My top five dream TV homes

I have a bit of an obsession with the houses I see on TV. Not the real ones on make-over shows or reality TV. The pretend ones, in TV dramas and comedies. I find myself easily distracted by thoughts of how lovely it would be to live in house that I know, in reality, is just a three-walled set. I’ve been like this since I was a child, and it can be terribly distracting when I am trying to focus on a TV show or movie.

I can be sat watching a frightening scene in a murder mystery, where a knife-wielding killer is chasing their victim through a crumbling abandoned mansion, and rather than hide behind my cushion, I’ll be saying to be husband; “Ooh, I'd love to have a staircase like that.” I've had to accept this is just how my mind works. So, I’m embracing it and in the spirit of my newfound acceptance, here (in no particular order) are the top five TV homes that I would most love to live in.

Jessica Fletcher’s House

(Murder, She Wrote)

Now, I know that moving to Cabot Cove carries a great risk of being murdered. But since I was a teenager, I have been in love with the fictious small fishing town that was home to amateur sleuth and bestselling murder-mystery writer Jessica Fletcher. Cabot Cove offered stunning sea views, beautiful Victorian architecture and street after street of well-tended gardens, lined by white picket fences. It was the sort of quaint and friendly town where you could leave your back door unlocked and feel assured your house would not be burgled (although, as mentioned, you might get murdered). Jessica’s house was particularly lovely, starting with its front garden where Jessica was regularly seen tending her forsythias or finding corpses.

The inside of Jessica’s house was most definitely not extravagant, particularly for a multimillionaire author. Instead it exuded class and old-world elegance. Of course, this was years before every property show on TV told us to knock down all our walls for open plan living. Jessica had an entrance hall, living room, dining room and kitchen. And it was the kitchen where most of the action took place. Jessica always seemed to have a pot on the stove and, being a fishing town, she was typically preparing something like clam chowder or lobsters with a white wine sauce. The kitchen was where Jessica wrote her bestselling novels and could also be seen solving the latest Cabot Cove killing. It just seemed the loveliest of lifestyles, and even the risk of murder doesn’t put me off. Jessica’s house in Cabot Cove remains one of my favourites.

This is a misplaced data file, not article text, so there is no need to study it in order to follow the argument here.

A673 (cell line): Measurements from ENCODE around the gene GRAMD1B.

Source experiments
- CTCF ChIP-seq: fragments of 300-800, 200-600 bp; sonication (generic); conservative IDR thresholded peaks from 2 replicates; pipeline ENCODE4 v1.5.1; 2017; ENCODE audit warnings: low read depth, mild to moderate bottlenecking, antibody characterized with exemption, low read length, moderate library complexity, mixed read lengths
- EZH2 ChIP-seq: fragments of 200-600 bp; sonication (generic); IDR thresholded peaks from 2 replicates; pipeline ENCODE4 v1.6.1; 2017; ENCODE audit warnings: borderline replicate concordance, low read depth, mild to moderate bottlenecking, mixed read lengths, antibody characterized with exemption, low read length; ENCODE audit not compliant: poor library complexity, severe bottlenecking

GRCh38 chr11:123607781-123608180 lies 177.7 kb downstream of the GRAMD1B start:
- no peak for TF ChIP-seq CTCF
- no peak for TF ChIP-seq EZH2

Edina Monsoon’s House

(Absolutely Fabulous)
Absolutely Fabulous was first broadcast in 1992, when I was 22 years of age. At the time, I was in lodgings and although I was living in a lovely house and a great landlady, I was beginning to wish that I could afford a place of my own. Much of the action in Ab-Fab is based at Eddie’s extravagant house in London’s Holland Park and what was most fun was the idea that Eddie had pots of money but didn’t ever really go to work. She had a business that seemed to run itself and occasionally organised a PR launch for something or other (Pop Specs, anyone?) but in reality, she spent the majority of her time at home, drinking champagne and stomping about in high fashion.